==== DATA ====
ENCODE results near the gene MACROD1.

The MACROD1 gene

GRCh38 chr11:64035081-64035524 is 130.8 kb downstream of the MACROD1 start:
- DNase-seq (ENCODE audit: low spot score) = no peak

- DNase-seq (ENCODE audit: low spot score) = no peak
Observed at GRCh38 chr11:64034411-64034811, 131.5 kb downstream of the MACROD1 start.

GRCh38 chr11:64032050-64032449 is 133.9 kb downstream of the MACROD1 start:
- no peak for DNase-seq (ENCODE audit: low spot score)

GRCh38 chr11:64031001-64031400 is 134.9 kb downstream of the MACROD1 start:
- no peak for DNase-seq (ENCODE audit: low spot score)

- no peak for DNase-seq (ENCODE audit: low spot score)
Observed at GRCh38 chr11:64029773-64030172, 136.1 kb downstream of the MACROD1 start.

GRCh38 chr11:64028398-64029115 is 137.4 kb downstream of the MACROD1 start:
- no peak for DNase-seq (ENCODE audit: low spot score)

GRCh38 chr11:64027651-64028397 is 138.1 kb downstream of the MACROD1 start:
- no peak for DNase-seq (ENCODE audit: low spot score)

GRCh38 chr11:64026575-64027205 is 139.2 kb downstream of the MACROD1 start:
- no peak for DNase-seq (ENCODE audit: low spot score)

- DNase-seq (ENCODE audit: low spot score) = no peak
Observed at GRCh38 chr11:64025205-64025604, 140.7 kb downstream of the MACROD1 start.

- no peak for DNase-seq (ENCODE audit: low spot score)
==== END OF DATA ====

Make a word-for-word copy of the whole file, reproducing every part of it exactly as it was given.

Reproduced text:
ENCODE results near the gene MACROD1.

The MACROD1 gene

GRCh38 chr11:64035081-64035524 is 130.8 kb downstream of the MACROD1 start:
- DNase-seq (ENCODE audit: low spot score) = no peak

- DNase-seq (ENCODE audit: low spot score) = no peak
Observed at GRCh38 chr11:64034411-64034811, 131.5 kb downstream of the MACROD1 start.

GRCh38 chr11:64032050-64032449 is 133.9 kb downstream of the MACROD1 start:
- no peak for DNase-seq (ENCODE audit: low spot score)

GRCh38 chr11:64031001-64031400 is 134.9 kb downstream of the MACROD1 start:
- no peak for DNase-seq (ENCODE audit: low spot score)

- no peak for DNase-seq (ENCODE audit: low spot score)
Observed at GRCh38 chr11:64029773-64030172, 136.1 kb downstream of the MACROD1 start.

GRCh38 chr11:64028398-64029115 is 137.4 kb downstream of the MACROD1 start:
- no peak for DNase-seq (ENCODE audit: low spot score)

GRCh38 chr11:64027651-64028397 is 138.1 kb downstream of the MACROD1 start:
- no peak for DNase-seq (ENCODE audit: low spot score)

GRCh38 chr11:64026575-64027205 is 139.2 kb downstream of the MACROD1 start:
- no peak for DNase-seq (ENCODE audit: low spot score)

- DNase-seq (ENCODE audit: low spot score) = no peak
Observed at GRCh38 chr11:64025205-64025604, 140.7 kb downstream of the MACROD1 start.

- no peak for DNase-seq (ENCODE audit: low spot score)